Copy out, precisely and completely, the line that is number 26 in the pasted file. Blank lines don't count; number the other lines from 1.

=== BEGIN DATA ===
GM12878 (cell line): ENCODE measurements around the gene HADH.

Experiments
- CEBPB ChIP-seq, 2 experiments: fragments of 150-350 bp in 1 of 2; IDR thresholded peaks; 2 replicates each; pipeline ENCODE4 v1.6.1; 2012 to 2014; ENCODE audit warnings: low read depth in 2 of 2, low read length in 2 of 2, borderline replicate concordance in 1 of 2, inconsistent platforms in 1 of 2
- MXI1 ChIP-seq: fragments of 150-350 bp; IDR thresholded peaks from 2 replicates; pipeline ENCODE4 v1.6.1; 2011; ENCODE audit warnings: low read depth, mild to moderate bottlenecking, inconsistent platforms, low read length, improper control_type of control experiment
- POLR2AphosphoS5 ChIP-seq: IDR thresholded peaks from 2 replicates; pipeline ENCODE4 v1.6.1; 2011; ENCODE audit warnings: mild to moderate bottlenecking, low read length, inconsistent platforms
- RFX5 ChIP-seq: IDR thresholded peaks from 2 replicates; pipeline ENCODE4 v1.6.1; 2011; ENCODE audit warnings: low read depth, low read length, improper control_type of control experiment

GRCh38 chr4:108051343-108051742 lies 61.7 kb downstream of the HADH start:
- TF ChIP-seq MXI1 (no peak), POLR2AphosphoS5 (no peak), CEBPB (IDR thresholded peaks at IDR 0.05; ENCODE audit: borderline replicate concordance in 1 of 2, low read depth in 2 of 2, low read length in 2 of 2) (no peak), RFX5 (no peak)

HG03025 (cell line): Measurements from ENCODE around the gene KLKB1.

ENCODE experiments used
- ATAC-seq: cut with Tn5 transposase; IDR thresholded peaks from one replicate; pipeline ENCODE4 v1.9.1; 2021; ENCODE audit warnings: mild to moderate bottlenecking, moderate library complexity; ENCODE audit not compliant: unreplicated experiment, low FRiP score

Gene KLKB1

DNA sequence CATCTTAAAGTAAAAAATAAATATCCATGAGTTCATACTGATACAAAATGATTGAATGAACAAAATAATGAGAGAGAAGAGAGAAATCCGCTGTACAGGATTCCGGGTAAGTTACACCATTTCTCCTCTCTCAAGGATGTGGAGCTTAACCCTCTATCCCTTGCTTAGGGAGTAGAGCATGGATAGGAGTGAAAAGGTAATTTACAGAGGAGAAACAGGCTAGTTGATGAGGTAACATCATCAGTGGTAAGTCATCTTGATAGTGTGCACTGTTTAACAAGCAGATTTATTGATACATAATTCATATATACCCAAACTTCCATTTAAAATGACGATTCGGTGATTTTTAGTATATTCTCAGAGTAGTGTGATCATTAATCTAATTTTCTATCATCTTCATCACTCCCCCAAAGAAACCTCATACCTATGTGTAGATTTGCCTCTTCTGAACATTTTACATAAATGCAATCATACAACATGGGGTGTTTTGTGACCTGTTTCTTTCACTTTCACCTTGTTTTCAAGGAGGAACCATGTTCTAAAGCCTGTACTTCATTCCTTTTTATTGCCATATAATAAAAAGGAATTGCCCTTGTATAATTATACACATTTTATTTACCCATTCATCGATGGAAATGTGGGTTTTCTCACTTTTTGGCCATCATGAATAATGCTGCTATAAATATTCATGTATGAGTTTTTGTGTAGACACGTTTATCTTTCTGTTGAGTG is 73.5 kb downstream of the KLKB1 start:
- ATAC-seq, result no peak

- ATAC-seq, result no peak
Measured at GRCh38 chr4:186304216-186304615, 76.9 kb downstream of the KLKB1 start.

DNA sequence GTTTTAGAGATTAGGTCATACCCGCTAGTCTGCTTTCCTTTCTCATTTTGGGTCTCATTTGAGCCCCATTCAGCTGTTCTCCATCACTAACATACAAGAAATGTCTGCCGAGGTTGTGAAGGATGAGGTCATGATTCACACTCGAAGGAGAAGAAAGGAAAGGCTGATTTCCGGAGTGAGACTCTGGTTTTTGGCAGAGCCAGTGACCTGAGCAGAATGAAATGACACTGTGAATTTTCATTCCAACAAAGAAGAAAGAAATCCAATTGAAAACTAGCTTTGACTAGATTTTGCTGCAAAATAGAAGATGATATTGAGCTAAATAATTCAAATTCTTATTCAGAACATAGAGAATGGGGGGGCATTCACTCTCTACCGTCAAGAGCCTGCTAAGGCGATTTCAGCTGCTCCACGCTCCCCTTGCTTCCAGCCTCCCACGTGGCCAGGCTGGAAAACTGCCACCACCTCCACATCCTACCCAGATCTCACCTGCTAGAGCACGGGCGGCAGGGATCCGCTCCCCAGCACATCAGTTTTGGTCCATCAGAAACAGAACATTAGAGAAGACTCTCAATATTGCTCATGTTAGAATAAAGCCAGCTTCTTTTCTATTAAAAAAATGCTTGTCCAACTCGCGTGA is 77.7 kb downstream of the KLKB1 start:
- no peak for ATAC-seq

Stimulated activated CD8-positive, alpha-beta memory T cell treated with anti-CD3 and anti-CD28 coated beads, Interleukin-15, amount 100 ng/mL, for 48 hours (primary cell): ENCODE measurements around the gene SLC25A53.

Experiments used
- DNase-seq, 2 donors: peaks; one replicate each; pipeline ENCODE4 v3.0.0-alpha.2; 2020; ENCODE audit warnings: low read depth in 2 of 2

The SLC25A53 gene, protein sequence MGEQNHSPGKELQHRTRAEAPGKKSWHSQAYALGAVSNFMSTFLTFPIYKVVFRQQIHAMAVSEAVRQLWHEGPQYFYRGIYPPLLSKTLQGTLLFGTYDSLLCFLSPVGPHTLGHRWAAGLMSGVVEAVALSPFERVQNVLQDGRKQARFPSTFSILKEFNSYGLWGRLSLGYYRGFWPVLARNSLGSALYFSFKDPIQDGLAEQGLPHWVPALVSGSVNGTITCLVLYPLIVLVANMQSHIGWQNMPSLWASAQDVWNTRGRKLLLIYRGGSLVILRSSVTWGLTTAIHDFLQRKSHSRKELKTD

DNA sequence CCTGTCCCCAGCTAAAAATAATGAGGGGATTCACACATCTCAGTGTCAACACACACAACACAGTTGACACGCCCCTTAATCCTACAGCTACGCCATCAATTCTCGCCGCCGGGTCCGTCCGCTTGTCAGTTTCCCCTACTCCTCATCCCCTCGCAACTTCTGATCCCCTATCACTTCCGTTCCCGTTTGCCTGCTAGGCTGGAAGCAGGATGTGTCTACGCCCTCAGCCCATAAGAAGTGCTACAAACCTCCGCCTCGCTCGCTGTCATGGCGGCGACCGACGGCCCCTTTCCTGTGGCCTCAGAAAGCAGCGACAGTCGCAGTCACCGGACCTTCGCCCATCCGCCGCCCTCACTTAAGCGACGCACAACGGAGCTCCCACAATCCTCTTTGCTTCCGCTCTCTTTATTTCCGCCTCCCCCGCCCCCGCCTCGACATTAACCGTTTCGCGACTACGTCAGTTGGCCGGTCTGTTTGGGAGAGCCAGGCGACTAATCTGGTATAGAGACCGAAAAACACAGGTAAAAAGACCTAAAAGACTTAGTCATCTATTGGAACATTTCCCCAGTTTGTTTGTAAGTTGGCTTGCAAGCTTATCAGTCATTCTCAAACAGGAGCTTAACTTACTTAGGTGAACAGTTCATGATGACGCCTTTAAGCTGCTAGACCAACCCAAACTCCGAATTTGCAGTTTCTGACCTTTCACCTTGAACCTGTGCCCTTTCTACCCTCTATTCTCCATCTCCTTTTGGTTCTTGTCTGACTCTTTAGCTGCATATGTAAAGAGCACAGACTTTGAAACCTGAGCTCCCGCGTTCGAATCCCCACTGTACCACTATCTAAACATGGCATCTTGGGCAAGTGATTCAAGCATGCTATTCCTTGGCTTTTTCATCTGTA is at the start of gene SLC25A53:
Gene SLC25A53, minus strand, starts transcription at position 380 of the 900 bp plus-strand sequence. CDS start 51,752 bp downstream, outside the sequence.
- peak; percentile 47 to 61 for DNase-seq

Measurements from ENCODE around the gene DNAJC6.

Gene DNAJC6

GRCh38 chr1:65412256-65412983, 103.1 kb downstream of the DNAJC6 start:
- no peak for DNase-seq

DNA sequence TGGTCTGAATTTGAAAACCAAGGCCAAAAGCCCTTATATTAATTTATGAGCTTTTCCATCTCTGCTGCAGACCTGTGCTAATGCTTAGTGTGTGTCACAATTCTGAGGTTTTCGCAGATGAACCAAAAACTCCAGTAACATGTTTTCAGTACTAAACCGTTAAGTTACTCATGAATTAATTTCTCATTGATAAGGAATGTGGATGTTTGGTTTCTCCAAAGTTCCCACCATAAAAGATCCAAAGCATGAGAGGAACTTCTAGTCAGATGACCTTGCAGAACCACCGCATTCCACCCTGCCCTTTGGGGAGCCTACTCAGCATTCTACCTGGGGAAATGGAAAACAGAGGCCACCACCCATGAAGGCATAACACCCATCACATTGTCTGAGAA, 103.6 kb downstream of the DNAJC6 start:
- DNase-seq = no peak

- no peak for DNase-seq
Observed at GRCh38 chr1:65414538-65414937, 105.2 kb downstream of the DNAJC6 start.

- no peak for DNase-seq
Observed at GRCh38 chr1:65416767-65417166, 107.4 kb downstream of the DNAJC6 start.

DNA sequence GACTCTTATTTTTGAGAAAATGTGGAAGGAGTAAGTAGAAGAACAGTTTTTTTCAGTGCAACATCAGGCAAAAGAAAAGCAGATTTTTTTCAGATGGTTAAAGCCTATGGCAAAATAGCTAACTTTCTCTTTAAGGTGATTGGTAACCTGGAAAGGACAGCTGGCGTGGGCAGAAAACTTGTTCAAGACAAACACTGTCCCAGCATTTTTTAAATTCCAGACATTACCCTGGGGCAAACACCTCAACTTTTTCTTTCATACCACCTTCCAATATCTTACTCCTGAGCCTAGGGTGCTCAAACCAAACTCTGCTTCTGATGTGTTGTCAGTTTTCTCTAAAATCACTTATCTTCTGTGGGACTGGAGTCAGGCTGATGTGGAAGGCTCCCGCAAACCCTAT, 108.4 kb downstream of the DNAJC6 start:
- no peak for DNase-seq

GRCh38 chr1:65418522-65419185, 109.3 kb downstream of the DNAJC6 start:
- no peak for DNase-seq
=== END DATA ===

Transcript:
Measurements from ENCODE around the gene DNAJC6.